The FBI has seemingly admitted defeat to Apple in its quest to force the company to build an insecure version of its OS to load onto the iPhone owned by San Bernardino shooter Syed Farook. And that might be a good thing. However, a public court battle between Apple and the FBI might have been a lot better, even if Apple risked being forced to unlock the iPhone.
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Talking to CNBC, cyber security specialist John McAfee warns that Apple might not like the FBI’s new alternative method for unlocking the iPhone 5c, even though they’ll be doing so without Apple’s help.
“Apple and Tim Cook are not going to be happy with what the FBI has come up with,” he said. “It’s not worse than a universal master key, but it’s much much easier to get into a phone with it.”
McAfee, who’s been known lately for his rather erratic remarks and behavior, did not elaborate on the matter, but he said he’s not “fond of it.” His security expertise is still worth paying attention to, regardless of the crazy things he might say or do. In this case, he also told CNBC that the FBI realized that “hackers can [access the iPhone], and that’s what’s happened here.”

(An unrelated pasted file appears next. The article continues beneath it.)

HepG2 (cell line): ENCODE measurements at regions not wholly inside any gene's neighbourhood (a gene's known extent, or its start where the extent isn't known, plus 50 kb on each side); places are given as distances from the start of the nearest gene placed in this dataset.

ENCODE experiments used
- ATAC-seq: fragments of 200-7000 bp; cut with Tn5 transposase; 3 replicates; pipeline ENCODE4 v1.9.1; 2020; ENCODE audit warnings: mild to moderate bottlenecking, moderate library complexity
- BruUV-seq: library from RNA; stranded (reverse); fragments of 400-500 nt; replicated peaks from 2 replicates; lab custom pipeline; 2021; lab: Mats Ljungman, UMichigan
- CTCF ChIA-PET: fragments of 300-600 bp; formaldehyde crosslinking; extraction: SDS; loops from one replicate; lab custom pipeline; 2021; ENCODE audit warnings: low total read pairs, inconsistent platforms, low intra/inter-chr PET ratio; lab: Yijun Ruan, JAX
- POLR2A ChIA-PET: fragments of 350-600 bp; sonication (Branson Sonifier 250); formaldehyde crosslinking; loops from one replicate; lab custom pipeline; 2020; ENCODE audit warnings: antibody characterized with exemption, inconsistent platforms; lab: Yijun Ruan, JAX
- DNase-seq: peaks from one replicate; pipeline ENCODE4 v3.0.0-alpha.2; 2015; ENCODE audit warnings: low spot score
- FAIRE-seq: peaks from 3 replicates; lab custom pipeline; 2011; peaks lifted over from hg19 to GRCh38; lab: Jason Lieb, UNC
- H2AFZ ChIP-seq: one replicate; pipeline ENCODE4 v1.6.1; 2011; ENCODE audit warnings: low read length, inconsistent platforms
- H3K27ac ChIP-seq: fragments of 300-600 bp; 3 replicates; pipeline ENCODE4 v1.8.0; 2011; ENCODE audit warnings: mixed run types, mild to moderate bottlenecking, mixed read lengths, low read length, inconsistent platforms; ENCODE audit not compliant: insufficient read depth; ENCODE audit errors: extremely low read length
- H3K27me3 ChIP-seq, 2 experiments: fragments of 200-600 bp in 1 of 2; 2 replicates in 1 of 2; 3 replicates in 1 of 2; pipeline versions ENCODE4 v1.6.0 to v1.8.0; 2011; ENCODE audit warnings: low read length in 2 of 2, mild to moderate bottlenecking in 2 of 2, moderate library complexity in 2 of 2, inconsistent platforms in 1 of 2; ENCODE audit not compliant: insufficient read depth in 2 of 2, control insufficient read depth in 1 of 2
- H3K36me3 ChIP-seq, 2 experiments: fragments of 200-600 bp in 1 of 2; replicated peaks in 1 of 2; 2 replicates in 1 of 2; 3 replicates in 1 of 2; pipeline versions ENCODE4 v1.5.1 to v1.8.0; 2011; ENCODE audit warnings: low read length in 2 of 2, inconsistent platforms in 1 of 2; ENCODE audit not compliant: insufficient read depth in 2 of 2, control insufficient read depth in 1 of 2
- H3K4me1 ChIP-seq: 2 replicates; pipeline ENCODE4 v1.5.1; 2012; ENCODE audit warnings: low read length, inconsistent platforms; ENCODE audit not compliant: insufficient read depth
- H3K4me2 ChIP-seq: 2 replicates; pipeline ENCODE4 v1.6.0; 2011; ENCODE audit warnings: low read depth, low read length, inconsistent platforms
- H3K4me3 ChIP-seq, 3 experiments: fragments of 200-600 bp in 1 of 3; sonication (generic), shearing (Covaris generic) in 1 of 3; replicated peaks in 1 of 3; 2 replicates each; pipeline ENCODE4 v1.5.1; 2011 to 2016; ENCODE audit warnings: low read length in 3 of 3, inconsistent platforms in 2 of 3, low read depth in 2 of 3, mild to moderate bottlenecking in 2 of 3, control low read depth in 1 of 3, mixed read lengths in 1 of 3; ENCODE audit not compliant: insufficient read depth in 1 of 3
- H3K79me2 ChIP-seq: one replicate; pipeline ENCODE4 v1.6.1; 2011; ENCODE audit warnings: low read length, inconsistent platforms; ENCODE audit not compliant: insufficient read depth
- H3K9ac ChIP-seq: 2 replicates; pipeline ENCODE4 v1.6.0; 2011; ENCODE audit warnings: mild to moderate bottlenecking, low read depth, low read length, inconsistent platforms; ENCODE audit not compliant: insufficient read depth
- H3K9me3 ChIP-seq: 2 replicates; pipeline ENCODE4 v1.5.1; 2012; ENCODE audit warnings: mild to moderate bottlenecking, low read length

Ironically, the FBI’s actions also help Apple’s case: If there’s a security flaw in the iPhone – like the proposed GovtOS the FBI wants from Apple – someone will find it and use it to harm the safety of consumers.
It’ll certainly be interesting to see whether the FBI will disclose the security hole to Apple. It doesn’t have to do it, if it chooses not to pursue the matter in courts. It’s also unclear whether the technique it’s using to unlock the San Bernardino iPhone would also work on newer iPhones.
The agency wants to use a brute force attack to crack the PIN of the iPhone, combined with a memory mirroring technique that lets it copy the entire contents of the storage to avoid it being deleted in case the device is set to delete itself after 10 wrong PIN attempts.